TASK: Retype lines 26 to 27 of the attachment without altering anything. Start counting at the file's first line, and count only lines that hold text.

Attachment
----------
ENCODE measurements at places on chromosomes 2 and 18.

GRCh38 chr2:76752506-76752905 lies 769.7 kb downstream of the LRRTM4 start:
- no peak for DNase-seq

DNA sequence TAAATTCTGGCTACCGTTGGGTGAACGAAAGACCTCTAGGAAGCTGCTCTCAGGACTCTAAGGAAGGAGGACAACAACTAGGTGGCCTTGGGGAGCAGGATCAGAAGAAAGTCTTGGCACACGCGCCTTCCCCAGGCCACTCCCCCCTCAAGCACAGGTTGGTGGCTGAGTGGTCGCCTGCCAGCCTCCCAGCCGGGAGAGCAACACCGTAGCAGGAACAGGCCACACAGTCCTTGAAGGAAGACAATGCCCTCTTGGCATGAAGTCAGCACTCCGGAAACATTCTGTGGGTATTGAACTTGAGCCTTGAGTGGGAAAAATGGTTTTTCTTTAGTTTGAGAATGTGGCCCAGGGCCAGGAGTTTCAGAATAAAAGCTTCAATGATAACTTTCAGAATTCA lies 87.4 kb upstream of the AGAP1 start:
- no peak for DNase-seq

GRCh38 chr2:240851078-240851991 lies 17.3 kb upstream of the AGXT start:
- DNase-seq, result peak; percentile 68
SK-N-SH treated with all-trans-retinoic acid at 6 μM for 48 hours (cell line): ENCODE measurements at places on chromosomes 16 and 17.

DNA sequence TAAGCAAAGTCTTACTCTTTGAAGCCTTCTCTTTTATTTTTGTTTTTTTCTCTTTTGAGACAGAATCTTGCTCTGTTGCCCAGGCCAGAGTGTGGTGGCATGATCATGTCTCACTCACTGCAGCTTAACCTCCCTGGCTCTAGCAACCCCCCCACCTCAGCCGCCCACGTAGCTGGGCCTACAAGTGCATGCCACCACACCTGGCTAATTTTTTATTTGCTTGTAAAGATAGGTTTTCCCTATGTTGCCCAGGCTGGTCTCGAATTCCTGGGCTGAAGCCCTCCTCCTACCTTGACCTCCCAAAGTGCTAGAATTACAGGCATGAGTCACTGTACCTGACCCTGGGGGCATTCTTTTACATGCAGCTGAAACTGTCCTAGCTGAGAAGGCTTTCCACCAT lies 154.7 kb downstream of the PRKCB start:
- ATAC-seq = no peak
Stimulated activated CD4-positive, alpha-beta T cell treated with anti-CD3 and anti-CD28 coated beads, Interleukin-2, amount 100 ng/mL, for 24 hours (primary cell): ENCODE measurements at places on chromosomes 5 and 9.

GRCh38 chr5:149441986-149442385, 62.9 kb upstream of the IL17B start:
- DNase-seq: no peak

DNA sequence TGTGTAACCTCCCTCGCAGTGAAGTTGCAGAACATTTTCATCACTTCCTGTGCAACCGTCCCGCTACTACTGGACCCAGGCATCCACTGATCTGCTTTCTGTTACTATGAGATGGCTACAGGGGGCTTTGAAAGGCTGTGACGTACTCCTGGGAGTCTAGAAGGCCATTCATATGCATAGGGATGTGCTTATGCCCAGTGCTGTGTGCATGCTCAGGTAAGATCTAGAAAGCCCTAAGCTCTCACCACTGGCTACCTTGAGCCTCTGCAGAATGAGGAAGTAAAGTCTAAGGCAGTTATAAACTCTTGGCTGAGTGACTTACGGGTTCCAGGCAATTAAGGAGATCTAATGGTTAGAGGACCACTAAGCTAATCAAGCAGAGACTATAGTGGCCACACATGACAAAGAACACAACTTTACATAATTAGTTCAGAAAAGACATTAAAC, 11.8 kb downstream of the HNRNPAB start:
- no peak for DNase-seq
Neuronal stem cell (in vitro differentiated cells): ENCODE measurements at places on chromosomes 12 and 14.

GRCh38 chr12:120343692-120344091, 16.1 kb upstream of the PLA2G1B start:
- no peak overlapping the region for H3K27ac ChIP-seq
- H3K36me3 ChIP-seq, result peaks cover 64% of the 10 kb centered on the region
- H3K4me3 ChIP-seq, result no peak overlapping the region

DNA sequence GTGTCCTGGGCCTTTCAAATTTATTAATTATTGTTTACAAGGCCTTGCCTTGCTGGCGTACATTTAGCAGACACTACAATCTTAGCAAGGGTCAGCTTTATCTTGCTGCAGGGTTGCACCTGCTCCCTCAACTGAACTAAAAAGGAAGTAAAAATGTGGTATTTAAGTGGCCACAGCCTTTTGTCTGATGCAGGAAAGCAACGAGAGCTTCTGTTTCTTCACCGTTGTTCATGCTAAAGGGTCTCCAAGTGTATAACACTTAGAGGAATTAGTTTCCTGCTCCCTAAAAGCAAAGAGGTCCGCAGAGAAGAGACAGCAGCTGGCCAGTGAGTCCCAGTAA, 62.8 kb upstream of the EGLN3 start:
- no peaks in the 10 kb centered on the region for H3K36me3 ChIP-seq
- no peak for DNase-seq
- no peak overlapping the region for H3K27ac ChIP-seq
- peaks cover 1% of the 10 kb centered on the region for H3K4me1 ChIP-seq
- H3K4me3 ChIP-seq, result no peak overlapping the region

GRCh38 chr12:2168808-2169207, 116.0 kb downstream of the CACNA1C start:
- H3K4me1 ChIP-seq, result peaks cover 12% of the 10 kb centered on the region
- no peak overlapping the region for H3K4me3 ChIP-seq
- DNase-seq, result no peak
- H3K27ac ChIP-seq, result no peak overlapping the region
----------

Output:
- H3K4me3 ChIP-seq, result no peak overlapping the region

GRCh38 chr12:2168808-2169207, 116.0 kb downstream of the CACNA1C start: